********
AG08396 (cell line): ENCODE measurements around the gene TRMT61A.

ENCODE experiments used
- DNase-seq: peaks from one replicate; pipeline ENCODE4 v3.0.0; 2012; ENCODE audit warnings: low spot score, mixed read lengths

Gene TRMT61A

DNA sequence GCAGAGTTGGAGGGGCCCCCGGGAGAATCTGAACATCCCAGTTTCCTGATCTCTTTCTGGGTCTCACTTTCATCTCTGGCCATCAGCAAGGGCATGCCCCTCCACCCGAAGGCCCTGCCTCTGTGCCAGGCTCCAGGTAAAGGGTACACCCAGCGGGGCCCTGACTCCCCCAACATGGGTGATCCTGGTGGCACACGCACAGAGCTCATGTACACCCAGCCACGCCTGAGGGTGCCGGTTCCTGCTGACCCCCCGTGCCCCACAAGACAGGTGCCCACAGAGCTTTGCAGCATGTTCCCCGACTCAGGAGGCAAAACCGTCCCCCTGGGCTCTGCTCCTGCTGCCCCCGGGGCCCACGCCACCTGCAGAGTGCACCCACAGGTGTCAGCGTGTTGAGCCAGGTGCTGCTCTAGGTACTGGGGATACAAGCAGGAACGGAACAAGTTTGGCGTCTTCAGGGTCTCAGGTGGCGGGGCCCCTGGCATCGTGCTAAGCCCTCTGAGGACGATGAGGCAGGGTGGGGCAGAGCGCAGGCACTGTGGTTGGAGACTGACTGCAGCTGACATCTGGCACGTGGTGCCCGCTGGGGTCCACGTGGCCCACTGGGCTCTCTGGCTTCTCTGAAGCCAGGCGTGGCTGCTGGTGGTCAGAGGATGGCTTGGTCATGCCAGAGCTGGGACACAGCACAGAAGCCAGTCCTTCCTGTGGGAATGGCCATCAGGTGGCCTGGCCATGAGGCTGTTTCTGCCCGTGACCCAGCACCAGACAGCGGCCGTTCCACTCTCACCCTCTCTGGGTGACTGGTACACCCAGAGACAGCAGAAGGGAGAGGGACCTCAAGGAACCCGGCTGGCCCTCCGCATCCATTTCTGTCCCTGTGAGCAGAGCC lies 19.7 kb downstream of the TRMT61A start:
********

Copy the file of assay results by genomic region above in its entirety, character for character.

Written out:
AG08396 (cell line): ENCODE measurements around the gene TRMT61A.

ENCODE experiments used
- DNase-seq: peaks from one replicate; pipeline ENCODE4 v3.0.0; 2012; ENCODE audit warnings: low spot score, mixed read lengths

Gene TRMT61A

DNA sequence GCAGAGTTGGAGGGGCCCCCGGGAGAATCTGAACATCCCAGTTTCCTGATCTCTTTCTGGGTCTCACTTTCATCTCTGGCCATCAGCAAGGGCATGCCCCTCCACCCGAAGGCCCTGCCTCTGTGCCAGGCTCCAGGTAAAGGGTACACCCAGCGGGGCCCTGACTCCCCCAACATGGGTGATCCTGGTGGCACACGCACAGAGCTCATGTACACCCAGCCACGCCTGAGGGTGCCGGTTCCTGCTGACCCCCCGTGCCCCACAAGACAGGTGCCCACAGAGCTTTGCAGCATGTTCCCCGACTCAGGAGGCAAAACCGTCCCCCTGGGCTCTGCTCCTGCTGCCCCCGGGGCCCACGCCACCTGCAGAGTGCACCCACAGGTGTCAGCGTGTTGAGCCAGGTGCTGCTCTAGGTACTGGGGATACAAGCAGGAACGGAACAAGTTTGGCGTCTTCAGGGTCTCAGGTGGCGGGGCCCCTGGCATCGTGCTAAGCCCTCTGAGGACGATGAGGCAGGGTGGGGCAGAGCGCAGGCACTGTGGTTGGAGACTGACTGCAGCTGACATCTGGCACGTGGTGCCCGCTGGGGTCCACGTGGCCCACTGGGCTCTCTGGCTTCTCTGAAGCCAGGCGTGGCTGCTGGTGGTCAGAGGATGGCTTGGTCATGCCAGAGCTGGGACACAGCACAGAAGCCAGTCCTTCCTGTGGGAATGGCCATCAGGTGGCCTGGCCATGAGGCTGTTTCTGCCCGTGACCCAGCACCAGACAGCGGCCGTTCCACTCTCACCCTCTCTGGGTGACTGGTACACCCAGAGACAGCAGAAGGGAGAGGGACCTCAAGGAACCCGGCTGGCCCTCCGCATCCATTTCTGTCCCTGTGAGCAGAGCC lies 19.7 kb downstream of the TRMT61A start: